But to do the same thing three seasons in a row?
Oh, sure, you could argue that we don’t know that that’s what’s going on this season. That this time it’s going to be different. But if the strength of the show is the cast, the evergreen weakness is the writing—and particularly the lack of either originality or risk-taking on the part of the writers over the years. Castle is not a show that takes chances or reinvents itself. Hell, its leads only got together after its closest rival—Bones—had had theirs together for a good while.
And when you talk about poor writing, the blame, in most cases, goes to the showrunner. The showrunner, nowadays, is the person for the overall direction of the show, including overseeing (if not doing) the writing. In many cases, the showrunner is the creator of the show—the one who came up with the concept, and the person you’d imagine has the clearest idea of where the show should go next. And usually, when the showrunner is changed, it’s a pretty clear indication that the powers-that-be think that the series is off-the-rails.
Castle has had three showrunners in the last three years. Andrew Marlowe, the creator and showrunner, stepped aside at the end of the sixth season for David Amann. Amann lasted only one season, and has now been replaced by Castle writers Alexi Hawley and Terrence Paul Winter for season eight. And if you thought that new showrunners meant new ideas, here’s the second problem with the resolution to XX:
It appears that Hawley and Winter’s reason for having Beckett walk out on Rick at the end of the episode is their desire to keep things “fresh.” As they explained to TVLine: “We’re using this to actually put the spark back in, and the stakes back in, which give us the fun and the juice… Obviously there’s some heartbreak in it as well, but it makes it much more emotionally impactful every week, because there are stakes now.”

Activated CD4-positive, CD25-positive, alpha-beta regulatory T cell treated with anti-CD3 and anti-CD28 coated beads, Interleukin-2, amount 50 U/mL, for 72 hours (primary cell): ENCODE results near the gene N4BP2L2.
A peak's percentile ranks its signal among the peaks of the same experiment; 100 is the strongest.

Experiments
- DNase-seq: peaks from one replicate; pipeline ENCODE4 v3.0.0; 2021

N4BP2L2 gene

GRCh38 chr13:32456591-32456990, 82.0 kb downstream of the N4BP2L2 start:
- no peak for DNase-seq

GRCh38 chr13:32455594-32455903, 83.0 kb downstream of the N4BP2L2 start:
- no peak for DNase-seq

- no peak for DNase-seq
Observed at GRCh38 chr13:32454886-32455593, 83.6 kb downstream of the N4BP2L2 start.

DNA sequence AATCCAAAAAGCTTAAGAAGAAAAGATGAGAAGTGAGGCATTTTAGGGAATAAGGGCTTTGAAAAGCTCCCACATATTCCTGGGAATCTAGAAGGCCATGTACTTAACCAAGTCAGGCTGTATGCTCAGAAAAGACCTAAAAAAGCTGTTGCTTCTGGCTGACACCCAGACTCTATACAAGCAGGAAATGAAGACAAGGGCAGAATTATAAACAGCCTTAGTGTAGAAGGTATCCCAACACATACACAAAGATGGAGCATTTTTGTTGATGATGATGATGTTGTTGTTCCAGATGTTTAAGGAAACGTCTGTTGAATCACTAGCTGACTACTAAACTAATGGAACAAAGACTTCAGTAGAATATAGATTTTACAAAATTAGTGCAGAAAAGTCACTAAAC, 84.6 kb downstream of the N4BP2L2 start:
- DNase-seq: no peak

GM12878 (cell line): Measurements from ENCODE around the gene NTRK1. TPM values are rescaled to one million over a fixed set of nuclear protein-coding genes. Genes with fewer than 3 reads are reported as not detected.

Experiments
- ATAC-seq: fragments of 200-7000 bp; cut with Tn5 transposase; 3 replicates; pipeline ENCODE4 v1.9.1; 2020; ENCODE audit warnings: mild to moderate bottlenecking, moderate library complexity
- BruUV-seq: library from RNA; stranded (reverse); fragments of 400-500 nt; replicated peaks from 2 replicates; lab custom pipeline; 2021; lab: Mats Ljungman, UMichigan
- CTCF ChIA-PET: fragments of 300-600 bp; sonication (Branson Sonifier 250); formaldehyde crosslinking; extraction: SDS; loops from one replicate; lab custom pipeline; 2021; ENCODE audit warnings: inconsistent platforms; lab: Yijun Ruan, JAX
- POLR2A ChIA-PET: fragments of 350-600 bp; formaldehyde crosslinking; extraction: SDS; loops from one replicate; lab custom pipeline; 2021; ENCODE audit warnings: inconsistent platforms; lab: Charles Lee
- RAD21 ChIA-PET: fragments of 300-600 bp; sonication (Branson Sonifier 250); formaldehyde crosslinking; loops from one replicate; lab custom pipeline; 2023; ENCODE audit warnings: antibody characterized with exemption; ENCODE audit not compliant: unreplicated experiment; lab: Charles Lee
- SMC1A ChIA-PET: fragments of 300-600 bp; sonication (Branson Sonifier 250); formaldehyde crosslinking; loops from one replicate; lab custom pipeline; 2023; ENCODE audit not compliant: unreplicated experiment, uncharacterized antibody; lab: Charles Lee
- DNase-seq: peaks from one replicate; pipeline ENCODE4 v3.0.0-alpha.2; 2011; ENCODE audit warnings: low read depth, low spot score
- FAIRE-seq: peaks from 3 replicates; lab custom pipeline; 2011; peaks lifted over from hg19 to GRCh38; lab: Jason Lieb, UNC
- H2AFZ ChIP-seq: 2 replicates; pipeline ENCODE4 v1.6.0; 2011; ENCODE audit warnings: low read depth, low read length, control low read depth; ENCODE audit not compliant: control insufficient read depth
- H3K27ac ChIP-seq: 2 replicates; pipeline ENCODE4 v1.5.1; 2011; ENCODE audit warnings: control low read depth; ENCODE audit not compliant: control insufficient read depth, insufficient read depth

That’s right. They’ve looked (as, I imagine, have network executives) at the dip in ratings last season and, rather than decide to do something new or exciting with Caskett, have chosen to merely turn the clock back to when ratings were better—when the two were still at the “will they or won’t they?” stage.
It’s hard to make the argument that this is anything but a rewind. After all, when Kate solved her mother’s murder and caught Bracken, it wasn’t just the closing of a case. It was the end of an era for her. She left behind a big and largely dysfunctional part of herself (in one of the best episodes Castle’s ever produced) in order to embrace her life with Rick. She wasn’t, as Bracken put it, just becoming Mrs. Castle. She was becoming her adult self—free from the ghosts of her childhood.
And now, that’s just gone. A season and a half of growth wiped away because the writers cannot imagine that we will keep watching unless we’re asking ourselves if they will get together…again.
This does not bode well for season eight of Castle. I would be very surprised if next week’s ratings didn’t show just how much the new showrunners have misjudged their characters, and their audience.
Follow our Twitter feed for faster news and bad jokes right here. And be our Facebook chum here.